Unforbidden Pleasures
Adam Phillips
(Farrar, Straus and Giroux)
  • Conscience is the consequence of uncompleted revenge . . . Originally, there were other people we wanted to murder; but this was too dangerous so we murder ourselves thorough self-reproach, and we murder ourselves to punish ourselves for having such murderous thoughts.

  • The mind sets itself over against the other, judges it critically and, as it were, takes it as its object; that is to say, the superego treats the ego as though it were an object not a person.

  • The superego, the inner judge, radically misrecognizes the ego; it treats it, for example, as though it can't answer back, as though it doesn't have a mind of its own (it is noticeable how merciless and unsympathetic we are to ourselves in our self-criticism).

  • What would it be like to drop the idea that there is such a thing as forbidden knowledge . . . to know what it would be like to ban the incest taboo (imagine a society in which children in families, backed up by their parents, were encouraged to murder their mothers and marry their fathers, or murder their fathers and marry their mothers).

  • Obedience . . . is the mother of tragedy; if obedience is what we need - - - at least in its absolutist forms, and you can't be a bit obedient, any more than you can be a bit pregnant - - - then tragedy is what we are going to get.

  • Tragic heroes have an absolute, unarguable obedience to their own beliefs. All tragedies are tragedies of obedience.

  • The perennial question of whether it would have been better not to have been born at least lets us wonder about the difference between the raw and the cooked, the material and what we make of it.

  • We may live in the aftermath of the myth of the Fall, and the even longer aftermath of the myth of Oedipus, but the first traffic lights were invented in the United States after the First World War.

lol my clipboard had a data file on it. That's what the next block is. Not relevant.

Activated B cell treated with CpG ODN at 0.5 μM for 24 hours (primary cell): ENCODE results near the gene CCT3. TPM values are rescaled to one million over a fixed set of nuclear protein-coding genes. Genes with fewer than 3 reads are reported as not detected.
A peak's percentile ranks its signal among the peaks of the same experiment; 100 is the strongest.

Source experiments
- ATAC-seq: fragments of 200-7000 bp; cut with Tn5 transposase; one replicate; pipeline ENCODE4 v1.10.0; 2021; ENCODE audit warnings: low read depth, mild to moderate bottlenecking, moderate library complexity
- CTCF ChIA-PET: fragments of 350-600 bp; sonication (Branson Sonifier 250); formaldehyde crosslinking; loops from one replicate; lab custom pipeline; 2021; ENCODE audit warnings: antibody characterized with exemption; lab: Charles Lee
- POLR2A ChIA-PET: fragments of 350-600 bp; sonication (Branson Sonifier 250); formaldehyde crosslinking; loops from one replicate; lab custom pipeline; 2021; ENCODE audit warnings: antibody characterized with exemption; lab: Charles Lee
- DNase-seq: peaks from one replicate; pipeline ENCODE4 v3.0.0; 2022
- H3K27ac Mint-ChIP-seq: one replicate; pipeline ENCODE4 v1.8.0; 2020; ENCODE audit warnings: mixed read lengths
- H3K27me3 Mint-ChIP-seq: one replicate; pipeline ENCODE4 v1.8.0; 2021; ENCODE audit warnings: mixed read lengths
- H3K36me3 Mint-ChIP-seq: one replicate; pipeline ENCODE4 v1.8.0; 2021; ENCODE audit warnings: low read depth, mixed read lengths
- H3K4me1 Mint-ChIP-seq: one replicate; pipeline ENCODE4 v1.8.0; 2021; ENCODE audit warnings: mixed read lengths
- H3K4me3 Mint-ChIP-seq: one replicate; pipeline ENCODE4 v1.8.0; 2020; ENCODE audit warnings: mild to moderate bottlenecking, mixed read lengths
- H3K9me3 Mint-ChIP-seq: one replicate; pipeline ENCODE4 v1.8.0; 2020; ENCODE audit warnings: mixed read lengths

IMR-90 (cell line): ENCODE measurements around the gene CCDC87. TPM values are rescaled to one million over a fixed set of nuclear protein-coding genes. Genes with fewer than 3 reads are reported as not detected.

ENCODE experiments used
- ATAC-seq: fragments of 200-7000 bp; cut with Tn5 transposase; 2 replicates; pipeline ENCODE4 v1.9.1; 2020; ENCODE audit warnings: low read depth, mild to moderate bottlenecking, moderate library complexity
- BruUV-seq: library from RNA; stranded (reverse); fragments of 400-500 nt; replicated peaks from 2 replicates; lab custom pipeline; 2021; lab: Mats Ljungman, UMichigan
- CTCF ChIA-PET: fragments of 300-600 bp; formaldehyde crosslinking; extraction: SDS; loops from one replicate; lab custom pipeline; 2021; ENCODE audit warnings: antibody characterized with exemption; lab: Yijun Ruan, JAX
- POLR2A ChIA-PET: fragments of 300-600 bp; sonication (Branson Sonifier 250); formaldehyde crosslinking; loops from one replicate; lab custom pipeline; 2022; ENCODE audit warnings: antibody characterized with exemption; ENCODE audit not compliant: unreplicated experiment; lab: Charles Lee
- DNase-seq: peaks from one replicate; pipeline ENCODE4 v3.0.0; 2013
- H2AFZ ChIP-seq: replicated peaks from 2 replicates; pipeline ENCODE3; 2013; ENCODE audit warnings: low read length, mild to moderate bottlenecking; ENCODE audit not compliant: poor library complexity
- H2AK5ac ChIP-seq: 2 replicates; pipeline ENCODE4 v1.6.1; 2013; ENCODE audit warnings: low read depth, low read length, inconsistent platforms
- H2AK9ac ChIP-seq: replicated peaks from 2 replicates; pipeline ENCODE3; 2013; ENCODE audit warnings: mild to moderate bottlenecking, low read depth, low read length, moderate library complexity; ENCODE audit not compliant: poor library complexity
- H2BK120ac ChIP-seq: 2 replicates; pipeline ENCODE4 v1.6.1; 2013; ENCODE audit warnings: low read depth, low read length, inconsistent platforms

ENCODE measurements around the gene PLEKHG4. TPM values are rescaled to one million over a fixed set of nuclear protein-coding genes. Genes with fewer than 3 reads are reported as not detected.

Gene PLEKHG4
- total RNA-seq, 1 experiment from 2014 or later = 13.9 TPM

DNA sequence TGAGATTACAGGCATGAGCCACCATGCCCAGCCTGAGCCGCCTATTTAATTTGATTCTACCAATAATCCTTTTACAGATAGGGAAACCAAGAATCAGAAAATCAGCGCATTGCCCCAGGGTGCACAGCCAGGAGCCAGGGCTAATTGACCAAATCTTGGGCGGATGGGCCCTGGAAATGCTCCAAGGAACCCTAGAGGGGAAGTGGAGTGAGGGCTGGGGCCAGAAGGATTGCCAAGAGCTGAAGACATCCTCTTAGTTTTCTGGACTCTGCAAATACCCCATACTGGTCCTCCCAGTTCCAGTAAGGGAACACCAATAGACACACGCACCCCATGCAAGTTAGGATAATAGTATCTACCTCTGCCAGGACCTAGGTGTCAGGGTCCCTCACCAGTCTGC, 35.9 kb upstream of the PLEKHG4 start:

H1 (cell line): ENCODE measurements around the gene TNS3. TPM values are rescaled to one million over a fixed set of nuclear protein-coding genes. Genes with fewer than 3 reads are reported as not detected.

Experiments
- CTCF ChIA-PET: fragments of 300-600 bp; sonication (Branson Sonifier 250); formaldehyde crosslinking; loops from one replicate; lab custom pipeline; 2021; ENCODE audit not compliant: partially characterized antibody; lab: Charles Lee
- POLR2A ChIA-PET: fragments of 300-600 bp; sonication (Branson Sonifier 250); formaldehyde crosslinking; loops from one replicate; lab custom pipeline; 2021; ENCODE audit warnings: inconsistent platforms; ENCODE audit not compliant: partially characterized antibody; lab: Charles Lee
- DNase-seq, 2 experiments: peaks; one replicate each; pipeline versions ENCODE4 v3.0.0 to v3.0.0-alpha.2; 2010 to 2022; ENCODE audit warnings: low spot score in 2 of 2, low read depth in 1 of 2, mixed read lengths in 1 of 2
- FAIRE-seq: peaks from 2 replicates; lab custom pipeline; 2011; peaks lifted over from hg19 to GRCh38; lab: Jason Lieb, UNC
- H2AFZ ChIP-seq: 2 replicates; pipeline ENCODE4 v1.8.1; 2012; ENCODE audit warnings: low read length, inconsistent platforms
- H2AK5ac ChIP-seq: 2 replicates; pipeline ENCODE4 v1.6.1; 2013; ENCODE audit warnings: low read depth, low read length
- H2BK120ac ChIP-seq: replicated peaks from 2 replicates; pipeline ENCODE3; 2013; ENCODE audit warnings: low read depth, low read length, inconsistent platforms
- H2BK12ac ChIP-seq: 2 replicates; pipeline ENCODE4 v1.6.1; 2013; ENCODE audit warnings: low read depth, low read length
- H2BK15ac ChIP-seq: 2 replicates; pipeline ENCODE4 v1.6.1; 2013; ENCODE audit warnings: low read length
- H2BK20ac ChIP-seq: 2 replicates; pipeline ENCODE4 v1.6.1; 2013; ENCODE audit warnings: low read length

• Familiar forms of cooperation gave way to a new technologically implemented set of rules. People's practical judgement was delegated to a red light. They had known when to stop, but now they were being told when to stop.

  • Nietzsche . . . invented the day of an ultimate forgetting, the day when God forgot Himself.

  • In the history of forgetting of names this was one day, Nietzsche believed, that should stand out. Indeed, on the day that God, the one Judeo-Christian God forgot Himself, all the other gods died - - - of laughter.

  • One of the ways we bear the unknownness of the future is to treat it as thought it was, in fact, the past; and as though the past was something we did know about.

  • Freud would formalize this idea in his concept of transference; we invent new people on the basis of past familial relationships: as if we really knew these people and could use that knowledge as a reliable guide.
This stuff is rich, so rich that I have been wrangling with myself for weeks as to how to get it down on the page. I concluded it was impossible, because Phillips won't let it be. At least not for me.

Thus we have a 198 page book that will not permit us to vet it. So: find here thirteen quotes offered up whole-hog. With this, perhaps you'll get some idea of what this guy is about.